Cinema Digital Sound (CDS)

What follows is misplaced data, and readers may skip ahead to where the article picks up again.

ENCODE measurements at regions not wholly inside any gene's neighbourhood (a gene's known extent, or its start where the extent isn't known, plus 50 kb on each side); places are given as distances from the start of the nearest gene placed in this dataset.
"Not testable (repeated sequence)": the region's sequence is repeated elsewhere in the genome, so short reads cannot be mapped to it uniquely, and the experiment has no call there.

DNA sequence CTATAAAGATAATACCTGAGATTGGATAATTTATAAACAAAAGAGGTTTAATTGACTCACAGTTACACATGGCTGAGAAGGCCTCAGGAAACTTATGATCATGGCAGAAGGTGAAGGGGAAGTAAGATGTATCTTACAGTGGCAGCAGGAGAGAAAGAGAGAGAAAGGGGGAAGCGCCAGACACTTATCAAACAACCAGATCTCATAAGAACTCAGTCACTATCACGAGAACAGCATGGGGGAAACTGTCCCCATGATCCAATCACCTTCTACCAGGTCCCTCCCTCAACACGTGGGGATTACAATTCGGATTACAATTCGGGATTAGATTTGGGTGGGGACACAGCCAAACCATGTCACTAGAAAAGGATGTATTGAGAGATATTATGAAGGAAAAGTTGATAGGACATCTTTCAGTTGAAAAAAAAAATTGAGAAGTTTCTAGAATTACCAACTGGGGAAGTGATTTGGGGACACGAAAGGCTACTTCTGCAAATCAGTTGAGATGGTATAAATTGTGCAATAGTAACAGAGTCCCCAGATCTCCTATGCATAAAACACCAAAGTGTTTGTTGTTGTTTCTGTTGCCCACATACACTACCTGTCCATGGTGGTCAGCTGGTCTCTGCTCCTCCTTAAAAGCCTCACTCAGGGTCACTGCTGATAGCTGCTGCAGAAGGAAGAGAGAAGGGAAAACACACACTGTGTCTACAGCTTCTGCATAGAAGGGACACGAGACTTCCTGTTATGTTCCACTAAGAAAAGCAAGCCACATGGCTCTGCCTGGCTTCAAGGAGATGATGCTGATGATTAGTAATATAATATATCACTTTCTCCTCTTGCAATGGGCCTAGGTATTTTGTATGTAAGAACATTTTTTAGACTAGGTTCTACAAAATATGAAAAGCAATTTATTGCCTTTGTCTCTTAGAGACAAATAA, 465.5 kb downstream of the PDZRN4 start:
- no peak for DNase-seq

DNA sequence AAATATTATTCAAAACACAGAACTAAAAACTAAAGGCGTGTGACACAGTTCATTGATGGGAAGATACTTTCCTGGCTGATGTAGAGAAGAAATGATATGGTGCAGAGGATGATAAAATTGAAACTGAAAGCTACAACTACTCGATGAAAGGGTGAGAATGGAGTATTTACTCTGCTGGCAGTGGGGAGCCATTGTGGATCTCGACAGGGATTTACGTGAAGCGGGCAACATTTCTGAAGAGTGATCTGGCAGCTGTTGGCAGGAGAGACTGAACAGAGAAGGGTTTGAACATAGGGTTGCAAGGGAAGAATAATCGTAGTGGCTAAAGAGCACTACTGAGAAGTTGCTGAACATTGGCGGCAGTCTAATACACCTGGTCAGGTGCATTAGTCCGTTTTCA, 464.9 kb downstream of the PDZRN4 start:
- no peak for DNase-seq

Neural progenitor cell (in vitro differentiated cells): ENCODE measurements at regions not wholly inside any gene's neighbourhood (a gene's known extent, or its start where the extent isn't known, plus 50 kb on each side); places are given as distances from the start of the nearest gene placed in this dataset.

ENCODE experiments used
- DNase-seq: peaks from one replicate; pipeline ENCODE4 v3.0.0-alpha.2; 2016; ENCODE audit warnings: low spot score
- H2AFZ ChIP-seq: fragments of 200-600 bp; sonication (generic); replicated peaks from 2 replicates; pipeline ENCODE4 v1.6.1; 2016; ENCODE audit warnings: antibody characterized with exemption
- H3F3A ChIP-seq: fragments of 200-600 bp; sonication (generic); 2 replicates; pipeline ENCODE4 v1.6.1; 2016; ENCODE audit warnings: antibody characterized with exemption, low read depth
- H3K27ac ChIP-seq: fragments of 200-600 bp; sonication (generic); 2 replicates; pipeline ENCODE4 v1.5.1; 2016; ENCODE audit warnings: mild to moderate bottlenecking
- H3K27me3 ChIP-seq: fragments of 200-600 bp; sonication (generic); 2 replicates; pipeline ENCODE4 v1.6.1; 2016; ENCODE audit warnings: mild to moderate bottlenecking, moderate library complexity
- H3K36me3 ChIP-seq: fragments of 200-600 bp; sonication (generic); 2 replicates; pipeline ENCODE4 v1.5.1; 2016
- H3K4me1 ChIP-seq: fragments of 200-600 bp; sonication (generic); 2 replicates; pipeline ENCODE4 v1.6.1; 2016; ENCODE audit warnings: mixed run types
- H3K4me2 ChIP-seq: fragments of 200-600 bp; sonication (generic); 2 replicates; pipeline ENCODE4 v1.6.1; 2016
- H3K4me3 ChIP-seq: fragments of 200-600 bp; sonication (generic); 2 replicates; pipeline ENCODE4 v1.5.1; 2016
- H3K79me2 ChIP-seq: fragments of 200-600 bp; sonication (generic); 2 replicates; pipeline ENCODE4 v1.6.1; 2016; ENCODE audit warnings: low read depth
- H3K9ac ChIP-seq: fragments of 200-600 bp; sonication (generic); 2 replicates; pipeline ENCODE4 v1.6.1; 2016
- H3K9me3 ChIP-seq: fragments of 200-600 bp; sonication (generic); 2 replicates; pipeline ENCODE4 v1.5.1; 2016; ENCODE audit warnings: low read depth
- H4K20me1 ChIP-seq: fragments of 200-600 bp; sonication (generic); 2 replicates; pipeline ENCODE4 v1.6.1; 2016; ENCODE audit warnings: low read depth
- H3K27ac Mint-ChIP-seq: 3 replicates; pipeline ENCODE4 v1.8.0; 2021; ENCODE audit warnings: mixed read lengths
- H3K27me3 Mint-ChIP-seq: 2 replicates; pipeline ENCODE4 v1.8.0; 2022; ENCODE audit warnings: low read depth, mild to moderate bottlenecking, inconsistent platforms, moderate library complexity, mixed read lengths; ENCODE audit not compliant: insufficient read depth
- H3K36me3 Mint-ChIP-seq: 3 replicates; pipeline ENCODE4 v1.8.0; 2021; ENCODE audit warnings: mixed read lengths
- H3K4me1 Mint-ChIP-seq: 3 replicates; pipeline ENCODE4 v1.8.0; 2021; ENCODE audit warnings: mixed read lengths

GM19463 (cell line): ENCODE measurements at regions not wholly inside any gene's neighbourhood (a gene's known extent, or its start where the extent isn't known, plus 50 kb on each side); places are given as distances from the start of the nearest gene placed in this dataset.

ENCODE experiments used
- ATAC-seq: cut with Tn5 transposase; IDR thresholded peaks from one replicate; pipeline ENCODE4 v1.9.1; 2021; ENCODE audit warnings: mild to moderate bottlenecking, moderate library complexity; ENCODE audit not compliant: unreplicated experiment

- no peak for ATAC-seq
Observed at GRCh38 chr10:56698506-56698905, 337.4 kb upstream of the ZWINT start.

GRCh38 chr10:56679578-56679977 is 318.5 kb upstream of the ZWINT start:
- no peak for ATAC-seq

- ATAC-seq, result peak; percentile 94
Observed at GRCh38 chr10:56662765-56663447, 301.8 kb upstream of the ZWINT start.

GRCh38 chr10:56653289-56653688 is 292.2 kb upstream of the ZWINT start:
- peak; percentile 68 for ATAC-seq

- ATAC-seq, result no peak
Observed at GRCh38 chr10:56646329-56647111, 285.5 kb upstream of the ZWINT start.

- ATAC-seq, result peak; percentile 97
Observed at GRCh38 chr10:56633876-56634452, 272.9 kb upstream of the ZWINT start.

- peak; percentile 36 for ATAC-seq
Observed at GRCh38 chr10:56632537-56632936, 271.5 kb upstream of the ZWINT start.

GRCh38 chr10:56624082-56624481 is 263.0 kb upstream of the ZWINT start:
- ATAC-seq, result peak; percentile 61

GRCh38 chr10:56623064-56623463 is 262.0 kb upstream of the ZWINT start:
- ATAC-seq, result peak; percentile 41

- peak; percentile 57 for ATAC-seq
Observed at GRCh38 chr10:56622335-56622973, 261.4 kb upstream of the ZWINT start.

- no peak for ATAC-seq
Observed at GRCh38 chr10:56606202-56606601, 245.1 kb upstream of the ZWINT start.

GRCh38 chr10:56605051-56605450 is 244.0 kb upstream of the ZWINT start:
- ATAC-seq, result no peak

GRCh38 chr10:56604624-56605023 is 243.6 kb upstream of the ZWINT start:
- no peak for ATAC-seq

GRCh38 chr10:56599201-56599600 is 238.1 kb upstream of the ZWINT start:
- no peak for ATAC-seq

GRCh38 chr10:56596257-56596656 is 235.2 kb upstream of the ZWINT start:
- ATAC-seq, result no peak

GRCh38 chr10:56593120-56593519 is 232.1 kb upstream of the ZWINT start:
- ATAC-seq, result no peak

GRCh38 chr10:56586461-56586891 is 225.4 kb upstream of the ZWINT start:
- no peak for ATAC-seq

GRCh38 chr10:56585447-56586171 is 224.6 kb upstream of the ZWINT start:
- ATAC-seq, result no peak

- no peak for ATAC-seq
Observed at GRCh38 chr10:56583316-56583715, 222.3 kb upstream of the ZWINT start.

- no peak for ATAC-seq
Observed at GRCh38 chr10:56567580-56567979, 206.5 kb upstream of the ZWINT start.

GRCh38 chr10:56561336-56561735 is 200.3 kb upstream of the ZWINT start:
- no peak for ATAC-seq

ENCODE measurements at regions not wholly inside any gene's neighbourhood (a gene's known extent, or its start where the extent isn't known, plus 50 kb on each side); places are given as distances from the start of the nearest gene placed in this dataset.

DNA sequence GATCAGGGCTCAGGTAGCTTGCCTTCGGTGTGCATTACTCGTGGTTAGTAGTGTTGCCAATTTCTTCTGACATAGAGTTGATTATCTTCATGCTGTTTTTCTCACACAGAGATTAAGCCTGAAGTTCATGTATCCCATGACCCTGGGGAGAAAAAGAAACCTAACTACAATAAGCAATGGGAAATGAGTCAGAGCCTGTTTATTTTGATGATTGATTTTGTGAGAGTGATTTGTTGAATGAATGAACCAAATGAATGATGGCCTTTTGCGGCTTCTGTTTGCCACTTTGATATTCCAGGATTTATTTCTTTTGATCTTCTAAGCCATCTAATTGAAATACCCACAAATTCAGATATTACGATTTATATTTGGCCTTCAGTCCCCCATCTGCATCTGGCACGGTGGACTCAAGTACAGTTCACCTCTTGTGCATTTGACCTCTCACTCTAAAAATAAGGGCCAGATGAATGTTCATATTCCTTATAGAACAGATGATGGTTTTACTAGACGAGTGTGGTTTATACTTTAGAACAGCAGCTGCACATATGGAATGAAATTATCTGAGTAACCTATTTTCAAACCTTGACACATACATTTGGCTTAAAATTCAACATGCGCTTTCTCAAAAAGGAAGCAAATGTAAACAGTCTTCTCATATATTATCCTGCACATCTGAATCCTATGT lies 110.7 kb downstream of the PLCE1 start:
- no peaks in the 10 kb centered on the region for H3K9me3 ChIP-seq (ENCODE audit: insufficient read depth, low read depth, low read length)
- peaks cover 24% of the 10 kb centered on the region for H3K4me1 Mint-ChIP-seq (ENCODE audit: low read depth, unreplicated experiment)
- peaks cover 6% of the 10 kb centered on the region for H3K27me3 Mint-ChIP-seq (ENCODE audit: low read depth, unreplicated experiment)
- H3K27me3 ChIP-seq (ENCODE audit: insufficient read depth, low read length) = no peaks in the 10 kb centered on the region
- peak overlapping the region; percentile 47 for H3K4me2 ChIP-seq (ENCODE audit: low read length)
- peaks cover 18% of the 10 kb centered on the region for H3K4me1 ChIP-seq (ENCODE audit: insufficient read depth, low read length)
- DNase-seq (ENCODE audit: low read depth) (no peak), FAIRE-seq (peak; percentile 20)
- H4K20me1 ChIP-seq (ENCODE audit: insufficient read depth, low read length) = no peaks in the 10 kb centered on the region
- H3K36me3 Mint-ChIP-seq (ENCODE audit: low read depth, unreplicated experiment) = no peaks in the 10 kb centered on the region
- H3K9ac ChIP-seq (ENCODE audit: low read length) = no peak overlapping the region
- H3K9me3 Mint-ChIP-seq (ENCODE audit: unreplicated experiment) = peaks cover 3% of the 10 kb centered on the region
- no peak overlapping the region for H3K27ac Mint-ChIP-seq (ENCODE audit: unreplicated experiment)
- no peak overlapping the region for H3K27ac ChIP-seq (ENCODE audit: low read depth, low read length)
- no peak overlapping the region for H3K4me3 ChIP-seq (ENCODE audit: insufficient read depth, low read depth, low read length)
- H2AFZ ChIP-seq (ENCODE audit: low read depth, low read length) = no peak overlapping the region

A new system of digitally recording motion picture sound format introduced by the Optical Radiation Corporation, a division of Kodak, in 1990, for the film “Dick Tracy” for digital sound on 35mm or 70mm film formats via a laser beam, which reportedly combines the dynamic and frequency ranges and low distortion of the CD on six discrete channels. Five channels encompass the full audio bandwidth and the sixth is designated a subwoofer channel, containing only the lowest frequencies. The CDS-encoded film is capable of being shown with conventional stereo optical sound, but requires a special sound system to reproduce the six channels digitally. First used in 1990, this format lasted only two years and is now obsolete. See AC-35.1.

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